PARIS — Rape accusations against a newly appointed minister disrupted the start of President Emmanuel Macron’s second term on Monday, with the allegations coming amid a growing reckoning over sexism and sexual abuse by French political figures.
Two women have accused Damien Abad, the minister for solidarity and for disabled people, of raping them in 2010 and 2011, according to Mediapart, a French investigative news outlet that published a lengthy article about the accusations last week, without naming either accuser.
Mr. Abad, 42, has denied the allegations. The Times has not been able to independently verify the Mediapart report.
“I have never raped a woman in my life,” Mr. Abad told reporters on Monday from the Ain Department of France, where he is running for re-election in parliamentary elections in June. “Should an innocent man resign? I don’t think so.”
Mr. Abad, who has arthrogryposis, a congenital condition that limits his ability to move his joints, said in a statement that the acts he was accused of were implausible because he did not have the physical ability to perform them and that he could not have sex without a partner’s “full and complete consent.”
According to Mediapart, one of the women said that after a consensual encounter, he refused to stop when asked, while the other said she blacked out after having drinks with him and awoke in a hotel room, her body sore.
The government said it had not been aware of the allegations before the Mediapart article, even though an advocacy group said it had flagged one of the women’s experiences to the two political parties involved. Both political parties told Mediapart that they had not seen the emailed letter.
The accusations overshadowed the first meeting of France’s freshly appointed cabinet, raising questions over whether it had ignored warnings about Mr. Abad and drawing attention away from its efforts to address soaring inflation just weeks before elections that will determine control of Parliament.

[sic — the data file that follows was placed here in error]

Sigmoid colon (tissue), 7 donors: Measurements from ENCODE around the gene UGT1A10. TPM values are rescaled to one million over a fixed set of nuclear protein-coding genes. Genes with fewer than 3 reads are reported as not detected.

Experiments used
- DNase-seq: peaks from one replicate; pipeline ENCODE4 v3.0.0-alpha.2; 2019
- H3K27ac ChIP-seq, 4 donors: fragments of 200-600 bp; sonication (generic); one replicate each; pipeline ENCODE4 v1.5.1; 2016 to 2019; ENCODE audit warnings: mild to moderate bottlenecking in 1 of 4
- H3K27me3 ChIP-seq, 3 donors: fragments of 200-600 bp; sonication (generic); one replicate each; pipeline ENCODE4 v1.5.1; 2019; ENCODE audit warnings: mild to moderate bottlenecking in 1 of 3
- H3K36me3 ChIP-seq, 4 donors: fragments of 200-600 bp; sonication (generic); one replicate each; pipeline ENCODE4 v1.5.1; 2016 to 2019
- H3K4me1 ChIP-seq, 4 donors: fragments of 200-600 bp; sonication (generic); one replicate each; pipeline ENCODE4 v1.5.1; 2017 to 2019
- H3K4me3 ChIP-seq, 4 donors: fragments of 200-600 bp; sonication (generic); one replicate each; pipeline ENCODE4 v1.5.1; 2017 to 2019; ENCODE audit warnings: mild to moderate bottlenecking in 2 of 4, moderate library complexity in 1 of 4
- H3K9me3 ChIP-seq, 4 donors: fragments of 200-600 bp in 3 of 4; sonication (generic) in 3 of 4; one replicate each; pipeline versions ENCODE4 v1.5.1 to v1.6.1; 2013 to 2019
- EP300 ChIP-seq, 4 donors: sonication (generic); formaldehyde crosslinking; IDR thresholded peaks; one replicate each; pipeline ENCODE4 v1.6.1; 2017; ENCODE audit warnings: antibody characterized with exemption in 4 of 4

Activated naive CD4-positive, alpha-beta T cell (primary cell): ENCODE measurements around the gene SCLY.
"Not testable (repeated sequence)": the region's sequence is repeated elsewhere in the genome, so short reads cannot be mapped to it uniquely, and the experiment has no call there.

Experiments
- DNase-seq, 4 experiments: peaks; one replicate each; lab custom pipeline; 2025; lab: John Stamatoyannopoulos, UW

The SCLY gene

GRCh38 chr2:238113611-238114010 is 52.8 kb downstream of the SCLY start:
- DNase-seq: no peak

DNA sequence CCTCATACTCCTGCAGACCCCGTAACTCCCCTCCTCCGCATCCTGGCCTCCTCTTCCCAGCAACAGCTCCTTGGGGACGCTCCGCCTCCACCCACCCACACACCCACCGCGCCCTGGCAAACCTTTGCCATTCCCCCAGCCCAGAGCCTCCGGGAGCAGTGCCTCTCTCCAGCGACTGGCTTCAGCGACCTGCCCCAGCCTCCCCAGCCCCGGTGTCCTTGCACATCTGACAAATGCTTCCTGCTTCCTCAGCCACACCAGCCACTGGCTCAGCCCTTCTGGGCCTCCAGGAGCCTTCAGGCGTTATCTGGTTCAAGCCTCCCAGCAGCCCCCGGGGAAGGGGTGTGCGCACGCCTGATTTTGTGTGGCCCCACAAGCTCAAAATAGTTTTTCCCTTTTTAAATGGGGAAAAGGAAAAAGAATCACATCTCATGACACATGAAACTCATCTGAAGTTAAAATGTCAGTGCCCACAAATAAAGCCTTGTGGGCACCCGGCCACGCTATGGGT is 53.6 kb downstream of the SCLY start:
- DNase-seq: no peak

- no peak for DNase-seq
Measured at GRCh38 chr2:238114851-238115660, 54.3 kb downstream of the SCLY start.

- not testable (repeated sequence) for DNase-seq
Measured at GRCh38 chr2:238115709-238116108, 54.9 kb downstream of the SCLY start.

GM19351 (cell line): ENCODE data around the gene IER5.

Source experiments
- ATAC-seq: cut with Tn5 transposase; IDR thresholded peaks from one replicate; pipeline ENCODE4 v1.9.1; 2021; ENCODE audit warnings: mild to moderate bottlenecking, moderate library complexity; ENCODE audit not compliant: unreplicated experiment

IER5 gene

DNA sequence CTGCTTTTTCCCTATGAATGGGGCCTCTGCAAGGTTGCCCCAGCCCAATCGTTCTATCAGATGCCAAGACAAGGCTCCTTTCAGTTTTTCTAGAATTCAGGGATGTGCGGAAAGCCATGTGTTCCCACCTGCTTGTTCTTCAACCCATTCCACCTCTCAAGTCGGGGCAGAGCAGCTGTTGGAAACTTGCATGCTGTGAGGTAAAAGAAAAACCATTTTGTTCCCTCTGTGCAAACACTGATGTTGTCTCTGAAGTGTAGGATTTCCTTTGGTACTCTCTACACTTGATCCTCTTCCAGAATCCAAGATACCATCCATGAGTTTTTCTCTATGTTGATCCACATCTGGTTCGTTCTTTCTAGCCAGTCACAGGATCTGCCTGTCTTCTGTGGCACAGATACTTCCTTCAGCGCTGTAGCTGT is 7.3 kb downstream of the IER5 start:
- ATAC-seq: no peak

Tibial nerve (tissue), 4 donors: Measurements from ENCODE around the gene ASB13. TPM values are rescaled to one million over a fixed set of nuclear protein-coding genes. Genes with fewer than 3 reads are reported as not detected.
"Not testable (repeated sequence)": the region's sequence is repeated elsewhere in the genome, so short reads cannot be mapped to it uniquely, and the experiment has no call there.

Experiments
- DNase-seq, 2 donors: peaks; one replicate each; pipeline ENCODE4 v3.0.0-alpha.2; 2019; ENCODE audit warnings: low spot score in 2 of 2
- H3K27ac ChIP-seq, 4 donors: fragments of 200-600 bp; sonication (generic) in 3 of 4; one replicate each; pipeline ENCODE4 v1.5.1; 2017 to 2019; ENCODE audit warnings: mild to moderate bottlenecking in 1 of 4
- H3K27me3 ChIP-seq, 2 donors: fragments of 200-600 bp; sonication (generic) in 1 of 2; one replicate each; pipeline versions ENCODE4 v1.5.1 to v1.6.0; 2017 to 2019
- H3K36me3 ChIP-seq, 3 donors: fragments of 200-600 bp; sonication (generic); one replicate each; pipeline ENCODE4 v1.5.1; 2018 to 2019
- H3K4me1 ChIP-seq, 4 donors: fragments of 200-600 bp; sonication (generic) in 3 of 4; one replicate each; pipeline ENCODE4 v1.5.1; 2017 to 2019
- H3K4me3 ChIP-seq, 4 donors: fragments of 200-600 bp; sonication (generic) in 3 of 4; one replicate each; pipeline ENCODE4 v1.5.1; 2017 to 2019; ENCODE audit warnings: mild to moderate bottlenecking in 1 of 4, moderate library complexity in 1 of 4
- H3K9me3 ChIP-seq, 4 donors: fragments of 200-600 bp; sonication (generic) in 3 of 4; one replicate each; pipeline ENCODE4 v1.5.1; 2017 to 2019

The accusations also fueled longstanding recriminations against Mr. Macron from feminist groups, who accuse him of not living up to his vow to make crimes against women one of his top priorities. French feminists have been especially angered that he has kept ministers accused of sexist behavior or sexual violence in his government.
“How many men accused of rape are we going to see appointed under this term?” the Nous Toutes collective, an umbrella group of feminist associations, said on Sunday.
Sexism and sexual violence has become a growing concern in French politics. The High Council for Gender Equality, an official watchdog, noted in an annual report that sexist comments by male politicians were still commonplace and that political parties had barely started setting up channels enabling victims to report accusations.
“The political world still hasn’t experienced a real #MeToo,” the council wrote.
Several candidates in the parliamentary elections have dropped out over past behavior or complaints — including a far-left politician and one from Mr. Macron’s La République en Marche party, who was defended by a top official as an “honest man” despite a domestic violence conviction.
Olivia Grégoire, the government’s new spokeswoman, faced a barrage of questions over Mr. Abad at her first post-cabinet news conference.
She said that Élisabeth Borne, Mr. Macron’s new prime minister, had discussed the accusations with Mr. Abad over the weekend, that the government had a “zero-tolerance” policy for sexual criminals, and that violence against women was “at the heart of its priorities.”
“The government will tirelessly continue to encourage the liberation of women’s speech and to encourage women who have been subjected to violence to come forward,” Ms. Grégoire said.
But she added that Mr. Abad had never been convicted and had no legal cases pending against him.
“In this affair, as is often the case for these affairs, what is at stake is establishing the truth,” she said. “And establishing the truth is up to the legal system.”